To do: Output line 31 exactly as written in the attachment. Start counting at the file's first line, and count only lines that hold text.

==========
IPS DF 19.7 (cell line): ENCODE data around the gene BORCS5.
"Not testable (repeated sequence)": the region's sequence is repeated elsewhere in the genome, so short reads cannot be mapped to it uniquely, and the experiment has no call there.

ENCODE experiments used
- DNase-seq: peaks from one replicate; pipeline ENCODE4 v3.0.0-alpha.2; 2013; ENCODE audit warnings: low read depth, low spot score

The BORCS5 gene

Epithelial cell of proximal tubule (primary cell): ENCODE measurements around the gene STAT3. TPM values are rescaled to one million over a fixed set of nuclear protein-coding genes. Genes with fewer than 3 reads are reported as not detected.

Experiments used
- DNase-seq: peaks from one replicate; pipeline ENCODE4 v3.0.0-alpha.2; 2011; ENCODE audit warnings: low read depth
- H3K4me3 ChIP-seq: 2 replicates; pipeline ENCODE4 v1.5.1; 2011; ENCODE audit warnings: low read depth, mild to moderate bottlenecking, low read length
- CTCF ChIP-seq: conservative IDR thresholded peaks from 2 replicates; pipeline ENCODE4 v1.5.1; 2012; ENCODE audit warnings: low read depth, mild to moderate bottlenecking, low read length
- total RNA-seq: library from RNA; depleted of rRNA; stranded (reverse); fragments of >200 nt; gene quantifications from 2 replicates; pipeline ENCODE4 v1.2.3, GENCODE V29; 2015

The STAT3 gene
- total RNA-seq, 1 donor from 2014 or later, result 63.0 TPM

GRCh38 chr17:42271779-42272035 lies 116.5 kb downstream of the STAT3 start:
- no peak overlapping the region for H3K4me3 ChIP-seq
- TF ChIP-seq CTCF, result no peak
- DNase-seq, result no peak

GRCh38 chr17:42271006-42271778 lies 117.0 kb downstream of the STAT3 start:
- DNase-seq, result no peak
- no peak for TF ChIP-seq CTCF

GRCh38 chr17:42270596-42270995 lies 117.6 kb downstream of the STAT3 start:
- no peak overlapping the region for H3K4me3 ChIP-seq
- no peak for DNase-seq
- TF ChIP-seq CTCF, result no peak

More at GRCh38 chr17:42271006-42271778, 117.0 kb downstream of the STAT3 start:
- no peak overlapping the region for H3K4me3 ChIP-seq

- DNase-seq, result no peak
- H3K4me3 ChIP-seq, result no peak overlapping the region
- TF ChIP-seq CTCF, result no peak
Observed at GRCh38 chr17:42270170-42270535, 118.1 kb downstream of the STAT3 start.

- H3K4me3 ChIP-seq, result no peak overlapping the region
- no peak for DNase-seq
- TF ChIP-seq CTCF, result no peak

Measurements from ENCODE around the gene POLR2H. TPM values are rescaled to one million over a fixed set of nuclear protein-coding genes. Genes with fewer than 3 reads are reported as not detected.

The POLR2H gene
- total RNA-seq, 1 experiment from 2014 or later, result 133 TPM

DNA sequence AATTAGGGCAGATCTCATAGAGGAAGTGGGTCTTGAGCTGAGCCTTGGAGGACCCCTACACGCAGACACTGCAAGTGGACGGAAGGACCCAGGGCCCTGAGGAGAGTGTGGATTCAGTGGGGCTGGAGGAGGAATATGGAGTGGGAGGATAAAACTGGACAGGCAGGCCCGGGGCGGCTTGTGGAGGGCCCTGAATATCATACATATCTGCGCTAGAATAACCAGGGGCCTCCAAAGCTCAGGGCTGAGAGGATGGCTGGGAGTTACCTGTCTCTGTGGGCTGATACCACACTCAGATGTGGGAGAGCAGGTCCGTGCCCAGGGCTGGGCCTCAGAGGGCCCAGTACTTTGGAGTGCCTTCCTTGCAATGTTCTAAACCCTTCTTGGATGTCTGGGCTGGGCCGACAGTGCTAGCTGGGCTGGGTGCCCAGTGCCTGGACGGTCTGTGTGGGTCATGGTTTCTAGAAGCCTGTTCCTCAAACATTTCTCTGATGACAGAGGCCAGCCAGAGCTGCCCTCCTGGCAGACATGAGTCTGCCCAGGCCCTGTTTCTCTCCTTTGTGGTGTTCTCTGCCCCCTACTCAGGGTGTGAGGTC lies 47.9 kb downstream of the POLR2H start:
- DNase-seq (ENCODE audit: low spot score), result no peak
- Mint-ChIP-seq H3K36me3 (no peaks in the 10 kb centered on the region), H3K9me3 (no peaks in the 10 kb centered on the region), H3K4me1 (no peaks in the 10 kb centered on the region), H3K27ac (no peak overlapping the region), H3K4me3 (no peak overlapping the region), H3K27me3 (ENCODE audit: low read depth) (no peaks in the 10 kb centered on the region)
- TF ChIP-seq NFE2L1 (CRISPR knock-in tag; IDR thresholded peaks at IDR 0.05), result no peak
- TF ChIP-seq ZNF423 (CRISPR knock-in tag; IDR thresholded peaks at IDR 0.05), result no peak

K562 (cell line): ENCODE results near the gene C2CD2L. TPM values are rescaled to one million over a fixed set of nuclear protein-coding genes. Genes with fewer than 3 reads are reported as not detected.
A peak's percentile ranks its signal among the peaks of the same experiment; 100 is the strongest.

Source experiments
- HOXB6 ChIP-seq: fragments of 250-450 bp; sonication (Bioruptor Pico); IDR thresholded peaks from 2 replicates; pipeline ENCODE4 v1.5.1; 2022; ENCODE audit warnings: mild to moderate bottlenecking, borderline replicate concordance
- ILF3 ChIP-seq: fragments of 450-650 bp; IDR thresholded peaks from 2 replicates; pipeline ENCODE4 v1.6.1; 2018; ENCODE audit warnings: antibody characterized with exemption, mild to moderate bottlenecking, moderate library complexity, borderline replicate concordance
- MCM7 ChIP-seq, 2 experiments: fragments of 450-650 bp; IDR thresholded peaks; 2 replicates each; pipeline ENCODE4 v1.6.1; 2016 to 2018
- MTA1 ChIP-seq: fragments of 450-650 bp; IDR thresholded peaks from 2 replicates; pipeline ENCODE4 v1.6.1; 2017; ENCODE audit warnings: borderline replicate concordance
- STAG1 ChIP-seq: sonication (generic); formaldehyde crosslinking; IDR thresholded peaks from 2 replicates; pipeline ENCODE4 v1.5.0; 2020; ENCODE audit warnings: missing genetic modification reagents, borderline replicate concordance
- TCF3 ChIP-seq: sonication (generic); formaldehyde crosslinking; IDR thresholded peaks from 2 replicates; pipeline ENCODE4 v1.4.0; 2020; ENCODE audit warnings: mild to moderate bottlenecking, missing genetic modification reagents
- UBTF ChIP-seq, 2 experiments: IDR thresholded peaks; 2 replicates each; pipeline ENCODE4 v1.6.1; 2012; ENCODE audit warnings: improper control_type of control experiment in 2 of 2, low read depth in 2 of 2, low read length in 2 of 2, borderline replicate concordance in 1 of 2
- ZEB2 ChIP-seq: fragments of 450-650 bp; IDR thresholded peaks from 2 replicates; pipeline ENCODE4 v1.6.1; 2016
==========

- H3K4me3 ChIP-seq, result no peak overlapping the region